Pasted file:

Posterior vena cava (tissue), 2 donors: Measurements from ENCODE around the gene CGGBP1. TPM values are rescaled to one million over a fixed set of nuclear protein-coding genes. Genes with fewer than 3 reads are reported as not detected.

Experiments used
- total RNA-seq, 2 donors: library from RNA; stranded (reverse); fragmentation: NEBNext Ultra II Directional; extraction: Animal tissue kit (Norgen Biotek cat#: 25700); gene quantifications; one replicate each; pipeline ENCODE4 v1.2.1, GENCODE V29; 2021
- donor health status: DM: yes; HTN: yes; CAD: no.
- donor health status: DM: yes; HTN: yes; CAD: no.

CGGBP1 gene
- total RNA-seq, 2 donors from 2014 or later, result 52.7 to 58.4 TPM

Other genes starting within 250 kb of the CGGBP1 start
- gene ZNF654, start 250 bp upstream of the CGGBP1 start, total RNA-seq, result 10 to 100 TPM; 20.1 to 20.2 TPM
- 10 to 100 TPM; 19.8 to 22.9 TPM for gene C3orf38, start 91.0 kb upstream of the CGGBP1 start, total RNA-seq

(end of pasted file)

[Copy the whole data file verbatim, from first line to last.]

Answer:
Posterior vena cava (tissue), 2 donors: Measurements from ENCODE around the gene CGGBP1. TPM values are rescaled to one million over a fixed set of nuclear protein-coding genes. Genes with fewer than 3 reads are reported as not detected.

Experiments used
- total RNA-seq, 2 donors: library from RNA; stranded (reverse); fragmentation: NEBNext Ultra II Directional; extraction: Animal tissue kit (Norgen Biotek cat#: 25700); gene quantifications; one replicate each; pipeline ENCODE4 v1.2.1, GENCODE V29; 2021
- donor health status: DM: yes; HTN: yes; CAD: no.
- donor health status: DM: yes; HTN: yes; CAD: no.

CGGBP1 gene
- total RNA-seq, 2 donors from 2014 or later, result 52.7 to 58.4 TPM

Other genes starting within 250 kb of the CGGBP1 start
- gene ZNF654, start 250 bp upstream of the CGGBP1 start, total RNA-seq, result 10 to 100 TPM; 20.1 to 20.2 TPM
- 10 to 100 TPM; 19.8 to 22.9 TPM for gene C3orf38, start 91.0 kb upstream of the CGGBP1 start, total RNA-seq